Cautious optimism comes from marketers having gotten their costs aligned with the downturn, said ZenithOptimedia's Mr. Jones, and having readied plans to woo consumers who have a decidedly different mindset than they did 18 months ago. While automakers, financial-services firms and some retail sectors remain challenged, he foresees decent to robust spending by restaurants and telecommunications marketers.

Still waiting
Other media-buying executives, however, still see churn in the marketplace. "We're in a time when we don't think there's much further depression coming, but we don't feel any big turnaround has happened," said Alan Cohen, U.S. CEO at Omnicom Group's OMD. "No one's thinking that anything is really happening other than stabilization of a very tough depressed time."

ad spending forecasts

VERY MILD: Media spending forecasts.
These executives also warn against reading too much into the stock market's stunning rise over the last several weeks. "If you look at the stock market, everyone's getting frothy about that -- but [that 10,000 hallmark] was reached 10 years ago. What you're not seeing is consumer spending come back like that." said Martin Cass, U.S. president, Carat. "I don't see any particularly significant consumer recovery at the moment. In fact, every indication at the moment would tell you there isn't one. We are certainly past the worst of it, but don't pop the champagne cork just yet."

Any turnaround is likely to be uneven, with some media sectors feeling wind at their back and others continuing to see sinking dynamics. The world's largest media owners "suffered an average 13.1% drop in their media revenues in the first six months of the year, and this probably understates the decline suffered by the industry as a whole," said ZenithOptimedia's forecast. The internet is the only medium expected to show growth in 2009, up 9.2%, while newspaper and magazine spending will fall 17% and 20%, respectively. While print spending will decline through 2011, ZenithOptimedia expects TV, cinema and outdoor to return to growth in 2010, followed by radio in 2011.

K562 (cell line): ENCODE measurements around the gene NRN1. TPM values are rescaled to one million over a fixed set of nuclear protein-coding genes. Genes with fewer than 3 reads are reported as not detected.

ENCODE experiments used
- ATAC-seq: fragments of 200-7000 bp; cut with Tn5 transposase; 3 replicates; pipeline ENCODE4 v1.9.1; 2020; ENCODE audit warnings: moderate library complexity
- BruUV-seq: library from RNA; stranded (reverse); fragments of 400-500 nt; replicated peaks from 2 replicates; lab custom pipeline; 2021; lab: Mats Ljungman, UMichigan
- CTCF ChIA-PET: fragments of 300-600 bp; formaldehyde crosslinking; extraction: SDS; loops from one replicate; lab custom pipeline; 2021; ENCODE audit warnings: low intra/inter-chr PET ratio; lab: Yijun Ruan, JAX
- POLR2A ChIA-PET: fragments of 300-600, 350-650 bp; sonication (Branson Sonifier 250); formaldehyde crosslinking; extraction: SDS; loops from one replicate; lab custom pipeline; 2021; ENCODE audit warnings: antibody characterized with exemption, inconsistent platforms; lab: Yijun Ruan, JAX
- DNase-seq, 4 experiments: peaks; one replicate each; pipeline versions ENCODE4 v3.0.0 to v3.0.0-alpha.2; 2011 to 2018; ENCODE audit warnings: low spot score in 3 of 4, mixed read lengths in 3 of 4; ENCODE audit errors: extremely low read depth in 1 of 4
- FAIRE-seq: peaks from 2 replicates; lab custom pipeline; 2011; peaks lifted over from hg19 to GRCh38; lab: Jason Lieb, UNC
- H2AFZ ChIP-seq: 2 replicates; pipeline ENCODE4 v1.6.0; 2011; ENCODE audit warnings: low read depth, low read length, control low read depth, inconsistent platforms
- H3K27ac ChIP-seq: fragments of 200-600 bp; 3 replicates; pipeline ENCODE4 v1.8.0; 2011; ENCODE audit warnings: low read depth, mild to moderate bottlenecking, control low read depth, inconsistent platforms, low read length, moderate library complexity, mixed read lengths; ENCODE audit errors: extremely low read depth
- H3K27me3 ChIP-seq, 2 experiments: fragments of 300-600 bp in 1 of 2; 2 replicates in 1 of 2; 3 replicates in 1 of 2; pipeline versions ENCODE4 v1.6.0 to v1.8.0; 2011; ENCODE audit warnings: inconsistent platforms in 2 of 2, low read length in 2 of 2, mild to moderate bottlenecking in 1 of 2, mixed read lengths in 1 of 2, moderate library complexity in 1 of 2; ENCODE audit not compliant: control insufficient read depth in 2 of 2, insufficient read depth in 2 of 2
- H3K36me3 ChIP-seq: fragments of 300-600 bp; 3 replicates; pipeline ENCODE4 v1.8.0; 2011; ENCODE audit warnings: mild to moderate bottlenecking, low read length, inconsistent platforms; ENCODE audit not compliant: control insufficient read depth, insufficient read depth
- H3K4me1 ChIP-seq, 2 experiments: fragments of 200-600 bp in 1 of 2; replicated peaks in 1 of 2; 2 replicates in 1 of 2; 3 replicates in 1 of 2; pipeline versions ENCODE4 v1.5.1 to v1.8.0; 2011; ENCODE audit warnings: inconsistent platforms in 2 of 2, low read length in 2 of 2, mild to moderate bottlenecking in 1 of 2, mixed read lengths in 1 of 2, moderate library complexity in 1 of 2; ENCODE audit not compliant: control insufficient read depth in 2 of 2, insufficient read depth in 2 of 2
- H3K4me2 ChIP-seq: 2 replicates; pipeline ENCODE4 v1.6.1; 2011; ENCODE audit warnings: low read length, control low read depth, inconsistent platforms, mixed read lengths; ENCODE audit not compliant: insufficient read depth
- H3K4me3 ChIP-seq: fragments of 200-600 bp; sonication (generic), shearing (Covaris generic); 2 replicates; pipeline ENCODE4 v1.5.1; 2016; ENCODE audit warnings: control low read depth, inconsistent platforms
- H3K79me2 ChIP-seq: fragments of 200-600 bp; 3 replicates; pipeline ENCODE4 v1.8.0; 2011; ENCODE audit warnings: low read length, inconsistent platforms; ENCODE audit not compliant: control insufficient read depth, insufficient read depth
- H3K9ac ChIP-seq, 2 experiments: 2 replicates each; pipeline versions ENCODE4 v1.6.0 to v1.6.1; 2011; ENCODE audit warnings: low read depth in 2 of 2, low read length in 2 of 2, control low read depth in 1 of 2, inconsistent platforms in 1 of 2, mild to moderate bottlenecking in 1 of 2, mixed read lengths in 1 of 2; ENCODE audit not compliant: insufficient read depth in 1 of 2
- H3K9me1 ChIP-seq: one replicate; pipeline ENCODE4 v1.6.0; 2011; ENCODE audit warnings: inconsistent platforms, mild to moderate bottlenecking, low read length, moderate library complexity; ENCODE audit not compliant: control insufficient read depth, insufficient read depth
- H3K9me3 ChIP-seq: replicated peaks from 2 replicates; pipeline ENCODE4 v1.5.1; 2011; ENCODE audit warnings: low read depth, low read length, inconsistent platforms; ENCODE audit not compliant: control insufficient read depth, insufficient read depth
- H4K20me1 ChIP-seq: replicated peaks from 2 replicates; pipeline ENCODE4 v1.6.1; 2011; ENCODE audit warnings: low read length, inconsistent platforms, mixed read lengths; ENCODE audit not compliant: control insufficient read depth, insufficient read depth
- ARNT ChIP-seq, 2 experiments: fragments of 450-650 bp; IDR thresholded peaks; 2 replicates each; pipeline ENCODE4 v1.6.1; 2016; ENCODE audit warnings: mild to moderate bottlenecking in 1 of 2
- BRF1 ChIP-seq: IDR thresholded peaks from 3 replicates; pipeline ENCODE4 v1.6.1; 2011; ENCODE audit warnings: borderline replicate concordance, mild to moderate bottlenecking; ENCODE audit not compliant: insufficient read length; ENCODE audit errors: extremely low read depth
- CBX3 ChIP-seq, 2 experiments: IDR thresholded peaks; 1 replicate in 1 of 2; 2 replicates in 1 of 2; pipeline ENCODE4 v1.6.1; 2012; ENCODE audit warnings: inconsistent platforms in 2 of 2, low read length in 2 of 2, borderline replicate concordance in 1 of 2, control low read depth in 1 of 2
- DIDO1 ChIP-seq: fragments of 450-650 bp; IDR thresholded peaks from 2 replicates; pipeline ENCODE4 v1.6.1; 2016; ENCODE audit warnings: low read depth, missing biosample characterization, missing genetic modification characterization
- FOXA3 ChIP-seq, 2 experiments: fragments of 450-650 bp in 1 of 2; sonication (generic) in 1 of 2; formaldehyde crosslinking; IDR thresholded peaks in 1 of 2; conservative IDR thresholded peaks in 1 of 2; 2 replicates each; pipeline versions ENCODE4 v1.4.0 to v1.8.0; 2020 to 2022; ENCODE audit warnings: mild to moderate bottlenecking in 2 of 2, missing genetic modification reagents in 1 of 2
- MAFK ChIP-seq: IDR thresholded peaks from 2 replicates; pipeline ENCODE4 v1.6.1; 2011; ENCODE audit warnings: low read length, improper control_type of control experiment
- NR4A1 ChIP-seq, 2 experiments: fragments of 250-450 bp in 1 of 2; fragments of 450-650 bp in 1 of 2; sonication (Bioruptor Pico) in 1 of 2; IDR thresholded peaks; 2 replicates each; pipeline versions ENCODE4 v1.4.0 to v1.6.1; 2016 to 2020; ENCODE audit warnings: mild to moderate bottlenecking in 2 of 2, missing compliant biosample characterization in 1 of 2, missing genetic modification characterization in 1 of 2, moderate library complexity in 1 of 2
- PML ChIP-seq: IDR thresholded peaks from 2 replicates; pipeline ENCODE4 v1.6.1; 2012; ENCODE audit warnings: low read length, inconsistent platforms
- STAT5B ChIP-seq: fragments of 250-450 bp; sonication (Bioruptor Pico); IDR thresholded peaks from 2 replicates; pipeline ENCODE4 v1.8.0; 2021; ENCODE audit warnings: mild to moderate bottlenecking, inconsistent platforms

Marketers can't hold back ad spending forever, or they run the risk of hurting their operations. Household and personal care sales fell 0.4% in the four weeks ended Oct. 4, according to Nielsen data from Sanford C. Bernstein, while private-label sales in those categories surged 8.5%, bringing private-label shares in the sector to a record-high 14.6%, up 1.2 points from a year ago.

Several factors do point to an uptick in U.S. marketing spending by the household and personal care players late this year and into early next year. The biggest player, Procter & Gamble Co., had an estimated $2 billion in savings from lower commodity costs and added earnings flexibility from reduced forecasts, much of which is expected to be spent at the beginning of calendar 2010. The recent plunge in the dollar, reversing a sharp runoff a year ago, gives P&G and other U.S.-based package-goods players additional earnings wiggle room to spend more aggressively on marketing everywhere, including the U.S. The strengthening of the dollar last year was among factors that cut into industry marketing spending.

But just as these stronger signals might act as a psychological lift and make an upturn a self-fulfilling prophesy for marketers, consumer psychology has also fundamentally shifted during the downturn, and it may well be for good.

"The mindset of the consumer has been changed for quite some time, and I believe that impact will be felt long after the economy regains its full strength. As a result, we are being extremely cautious and prudent with our ad budget," said Jeffrey Hennion, exec VP-chief marketing officer, Dick's Sporting Goods. "We learned quite a bit this year as we reduced our ad budget, and, while we will spend more in 2010 than we did in 2009, there is no reason for us to immediately put everything back in place that we had prior to the economic environment becoming so challenged."

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Written from bureau reports